Canadians have long tended to define themselves by what they are not: Americans. As Finance Minister Jim Flaherty prepares to deal with the fiscal cost of the recession, that distinction is taking on new meaning.
Facing the biggest budget deficit since the Second World War and none of the spirit of political compromise necessary to fix it, prospects for the United States. Fiscal reality limits the Obama administration’s options, and it remains uncertain whether the economy is strong enough to reverse an unemployment rate of about 10 per cent without government spending.
As a general rule, what’s bad for the United States is worse for Canada. Exports account for about a third of Canada’s gross domestic product and more than 70 per cent of those shipments are destined for buyers in the country’s southern neighbour. In 1982, the U.S. economy contracted 1.9 per cent, compared with a 2.9-per-cent slump in Canada, according to the International Monetary Fund; in 1991, U.S. gross domestic product dropped 0.2 per cent, compared with a decline of 2.1 per cent in Canada.
But Canada appears destined to do better during this period of American economic woe, which has come to be typified by that stubbornly high unemployment rate and a budget deficit that is 10.6 per cent of gross domestic product, the highest since the U.S. faced the bill for its participation in the Second World War.
The biggest reason is that Canada’s finances are so much stronger. The federal deficit, while a record in nominal terms, is about 4 per cent of GDP. The difference with the U.S. and other industrial countries has captured the attention of international investors, who bought a record amount of Canadian bonds in 2009.
Demand of that kind is lowering federal and provincial governments’ borrowing costs, suggesting Canadian taxpayers won’t be facing the degree of tax increases or spending cuts coming the way of their American cousins. That leaves Canada in a better position to take advantage of the rebound in the global economy: While the U.S. and other countries will be paying off their debts, Canada will be relatively free to take advantage of the upturn.
“That’s a competitive advantage right off the bat,” said Peter Hall, chief economist at Ottawa-based Export Development Canada, the country’s export credit agency. “On a relative basis, Canadians will be better off.”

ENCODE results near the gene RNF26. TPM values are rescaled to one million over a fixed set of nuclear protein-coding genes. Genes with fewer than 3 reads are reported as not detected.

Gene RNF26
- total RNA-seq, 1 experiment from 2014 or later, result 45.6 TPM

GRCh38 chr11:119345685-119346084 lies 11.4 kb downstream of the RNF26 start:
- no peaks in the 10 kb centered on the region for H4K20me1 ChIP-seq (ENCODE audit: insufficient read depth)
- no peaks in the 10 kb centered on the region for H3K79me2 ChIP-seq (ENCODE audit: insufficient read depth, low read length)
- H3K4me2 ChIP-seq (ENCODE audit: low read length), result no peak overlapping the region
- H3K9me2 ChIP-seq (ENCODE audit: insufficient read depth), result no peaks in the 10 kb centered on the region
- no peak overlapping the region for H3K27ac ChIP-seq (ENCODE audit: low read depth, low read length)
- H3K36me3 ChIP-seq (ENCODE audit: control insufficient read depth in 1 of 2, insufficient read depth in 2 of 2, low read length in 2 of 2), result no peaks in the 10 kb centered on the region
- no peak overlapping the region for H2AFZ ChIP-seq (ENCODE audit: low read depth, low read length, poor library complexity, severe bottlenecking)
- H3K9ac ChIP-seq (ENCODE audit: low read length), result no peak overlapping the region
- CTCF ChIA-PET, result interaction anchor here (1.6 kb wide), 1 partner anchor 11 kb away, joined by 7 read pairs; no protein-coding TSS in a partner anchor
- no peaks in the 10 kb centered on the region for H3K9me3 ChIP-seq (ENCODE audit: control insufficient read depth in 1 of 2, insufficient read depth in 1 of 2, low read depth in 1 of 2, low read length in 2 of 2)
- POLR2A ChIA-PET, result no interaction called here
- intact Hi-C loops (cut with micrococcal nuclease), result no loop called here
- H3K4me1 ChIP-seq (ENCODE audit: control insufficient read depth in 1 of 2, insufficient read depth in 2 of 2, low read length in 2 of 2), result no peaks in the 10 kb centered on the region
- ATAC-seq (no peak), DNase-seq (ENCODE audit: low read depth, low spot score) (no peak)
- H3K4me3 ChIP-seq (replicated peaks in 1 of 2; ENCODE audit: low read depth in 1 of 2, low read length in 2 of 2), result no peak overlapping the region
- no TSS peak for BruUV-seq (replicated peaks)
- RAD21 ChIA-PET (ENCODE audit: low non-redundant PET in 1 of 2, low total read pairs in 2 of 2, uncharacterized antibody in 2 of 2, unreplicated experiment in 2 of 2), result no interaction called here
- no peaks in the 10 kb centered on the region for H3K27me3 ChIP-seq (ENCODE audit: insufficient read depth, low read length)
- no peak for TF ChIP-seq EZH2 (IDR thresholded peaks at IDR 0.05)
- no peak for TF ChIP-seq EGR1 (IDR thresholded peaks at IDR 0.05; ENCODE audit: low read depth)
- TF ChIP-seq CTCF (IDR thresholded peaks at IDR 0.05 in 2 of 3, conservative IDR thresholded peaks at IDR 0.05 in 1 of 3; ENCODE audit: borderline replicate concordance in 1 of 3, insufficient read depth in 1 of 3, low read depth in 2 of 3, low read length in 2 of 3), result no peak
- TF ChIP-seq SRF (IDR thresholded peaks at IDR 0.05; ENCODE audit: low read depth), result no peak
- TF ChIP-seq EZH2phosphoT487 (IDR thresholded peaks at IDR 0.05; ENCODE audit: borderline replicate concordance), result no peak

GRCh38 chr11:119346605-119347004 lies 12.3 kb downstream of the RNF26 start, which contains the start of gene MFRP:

To understand Canada’s competitive advantage, consider the gap between yields on Canadian and U.S. 30-year bonds. The difference, or spread, is currently about 50 basis points, or half a percentage point, in Canada’s favour. The average spread since 2000 is seven basis points, according to Mark Chandler, a fixed-income strategist at RBC Dominion Securities Inc. in Toronto. The current spread shows investors are willing to forgo yield for the security of lending money they can be certain will be repaid, something that will make Finance Minister Jim Flaherty’s job far easier because he will be able to save billions in interest payments.
“Canada, from a safe-haven perspective, looks good,” Mr. Chandler said.
U.S. President Barack Obama’s deficit could also help Canadian companies in a more immediate way. Only 36 per cent of the President’s original $787-billion (U.S.) stimulus plan has been spent. That means more than $500-billion from that program will be injected into the American economy over the next couple of years, a jolt that should help Canadian exporters.
There’s also potential for an additional $100-billion in stimulus spending, which Mr. Obama pledged in his budget last month. That money has an even greater chance of reaching Canadian companies because differences over the Buy American provisions that were attached to the original stimulus program have been ironed out.
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